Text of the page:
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Germans escorting people from Kragujevac and its surrounding area to be executed.
The Kragujevac massacre was the massacre of 2,300 to 5,000 civilians—mostly Serbs and Roma, women and schoolchildren—in Kragujevacmarker, Serbia by Nazi soldiers between 20–21 October 1941. It was one of the worst massacres during the German military occupation of Serbia.

Staniša Brkić, curator of The Museum of 21 October, published a book in 2007 where he listed names and personal data of 2,796 victims.


Field Marshal Wilhelm Keitel issued an order applying to all Europe to kill 50 communists for every wounded German soldier and 100 for each killed on 16 September 1941. German soldiers were attacked in early October by the Communist Partisans near Gornji Milanovacmarker, and the massacre was a direct reprisal for the German losses in that battle.

Arrests and the massacre

Germans rounding up civilians
On the morning of 19 October, the whole city was raided. Around 10,000 civilians, aged 16–60, were arrested. A whole generation of high school children was taken directly from their classes. The executions started at 6 PM on the following day. People were shot in groups of 400. The shootings continued into the next day, at a lesser pace. The remaining prisoners were not released, but were held as hostages for further reprisals. It is worthy to mention the act of German soldier Joseph Schultz who refused to shoot civilians, accepting his own death as a consequence of his moral action.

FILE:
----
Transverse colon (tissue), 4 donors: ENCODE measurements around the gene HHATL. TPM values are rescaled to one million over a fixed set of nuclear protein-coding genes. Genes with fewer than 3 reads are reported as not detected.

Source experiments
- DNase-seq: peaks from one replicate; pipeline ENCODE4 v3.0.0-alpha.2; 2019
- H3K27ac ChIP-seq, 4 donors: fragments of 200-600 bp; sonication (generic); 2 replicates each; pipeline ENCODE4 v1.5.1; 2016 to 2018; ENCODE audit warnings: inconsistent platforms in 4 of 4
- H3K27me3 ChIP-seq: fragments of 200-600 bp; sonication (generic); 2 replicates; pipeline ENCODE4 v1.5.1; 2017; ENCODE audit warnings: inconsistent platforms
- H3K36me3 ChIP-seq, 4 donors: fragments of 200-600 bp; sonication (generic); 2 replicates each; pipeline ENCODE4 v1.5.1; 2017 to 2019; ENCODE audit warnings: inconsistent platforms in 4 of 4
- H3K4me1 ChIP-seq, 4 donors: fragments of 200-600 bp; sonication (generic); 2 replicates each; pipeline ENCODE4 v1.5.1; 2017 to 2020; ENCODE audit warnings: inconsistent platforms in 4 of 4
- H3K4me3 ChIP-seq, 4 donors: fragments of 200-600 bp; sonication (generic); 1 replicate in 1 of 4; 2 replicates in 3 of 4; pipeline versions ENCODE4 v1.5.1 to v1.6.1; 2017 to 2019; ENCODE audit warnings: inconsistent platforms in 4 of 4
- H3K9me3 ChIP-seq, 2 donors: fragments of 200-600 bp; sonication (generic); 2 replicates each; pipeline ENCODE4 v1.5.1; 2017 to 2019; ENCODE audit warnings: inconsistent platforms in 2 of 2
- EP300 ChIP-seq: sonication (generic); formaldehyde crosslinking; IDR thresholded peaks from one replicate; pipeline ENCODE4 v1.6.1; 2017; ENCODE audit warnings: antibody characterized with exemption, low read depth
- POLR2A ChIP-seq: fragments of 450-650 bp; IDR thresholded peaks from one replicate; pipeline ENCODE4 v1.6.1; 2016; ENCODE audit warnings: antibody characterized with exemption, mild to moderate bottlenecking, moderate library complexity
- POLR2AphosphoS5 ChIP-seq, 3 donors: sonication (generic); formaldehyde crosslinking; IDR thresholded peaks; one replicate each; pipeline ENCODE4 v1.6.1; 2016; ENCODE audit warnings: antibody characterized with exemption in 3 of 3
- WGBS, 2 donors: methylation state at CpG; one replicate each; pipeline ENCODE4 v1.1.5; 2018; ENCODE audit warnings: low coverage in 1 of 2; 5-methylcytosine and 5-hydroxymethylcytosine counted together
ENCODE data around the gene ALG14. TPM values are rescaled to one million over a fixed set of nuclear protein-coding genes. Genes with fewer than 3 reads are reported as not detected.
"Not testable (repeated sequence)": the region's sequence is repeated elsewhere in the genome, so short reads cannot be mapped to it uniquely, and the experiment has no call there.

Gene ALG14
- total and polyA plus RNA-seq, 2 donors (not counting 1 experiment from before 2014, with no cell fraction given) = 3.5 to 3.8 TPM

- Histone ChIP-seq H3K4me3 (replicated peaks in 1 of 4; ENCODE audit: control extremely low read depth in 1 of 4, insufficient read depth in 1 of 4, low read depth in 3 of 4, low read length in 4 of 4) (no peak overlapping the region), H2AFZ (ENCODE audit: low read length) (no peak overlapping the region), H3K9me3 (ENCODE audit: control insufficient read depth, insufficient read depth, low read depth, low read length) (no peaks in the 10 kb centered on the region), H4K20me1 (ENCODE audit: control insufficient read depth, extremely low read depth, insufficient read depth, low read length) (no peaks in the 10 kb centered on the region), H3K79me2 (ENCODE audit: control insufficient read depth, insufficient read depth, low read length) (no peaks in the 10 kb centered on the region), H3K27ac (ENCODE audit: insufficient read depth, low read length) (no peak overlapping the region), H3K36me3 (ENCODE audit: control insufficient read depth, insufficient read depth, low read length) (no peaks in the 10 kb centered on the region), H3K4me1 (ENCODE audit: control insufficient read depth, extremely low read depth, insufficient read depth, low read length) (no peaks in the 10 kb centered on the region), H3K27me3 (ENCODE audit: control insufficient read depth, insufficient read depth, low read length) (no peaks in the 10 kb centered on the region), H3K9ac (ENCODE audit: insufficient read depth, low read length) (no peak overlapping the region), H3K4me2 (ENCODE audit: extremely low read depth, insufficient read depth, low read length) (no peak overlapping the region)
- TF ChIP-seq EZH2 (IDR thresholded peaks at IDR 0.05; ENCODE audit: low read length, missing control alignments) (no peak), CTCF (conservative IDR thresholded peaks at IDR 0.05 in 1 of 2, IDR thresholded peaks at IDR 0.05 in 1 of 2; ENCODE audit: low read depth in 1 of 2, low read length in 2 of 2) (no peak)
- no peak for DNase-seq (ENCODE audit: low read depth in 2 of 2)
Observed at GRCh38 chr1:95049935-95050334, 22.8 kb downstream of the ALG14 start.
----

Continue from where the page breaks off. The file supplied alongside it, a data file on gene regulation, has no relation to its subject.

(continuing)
Monument and commemoration

"Broken Wings" - a monument to those who were killed
To commemorate the victims of the massacre, the whole of Ĺ umarice, where the killings took place, was turned into a memorial park. There are several monuments there: the monument to killed schoolchildren and their teachers, the "Broken Wings" monument, the monument of pain and defiance, the monument "One hundred for one", the monument resistance and freedom.

Desanka Maksimović wrote about the massacre in the poem "Krvava Bajka" ("A Bloody fairy tale").


  3. Blic Online | Srbija | „Engleska krvava bajka“ u Kragujevcu
  4. Cohen, Philip J. Serbia's secret war: propaganda and the deceit of history, Texas A&M University Press, 1996

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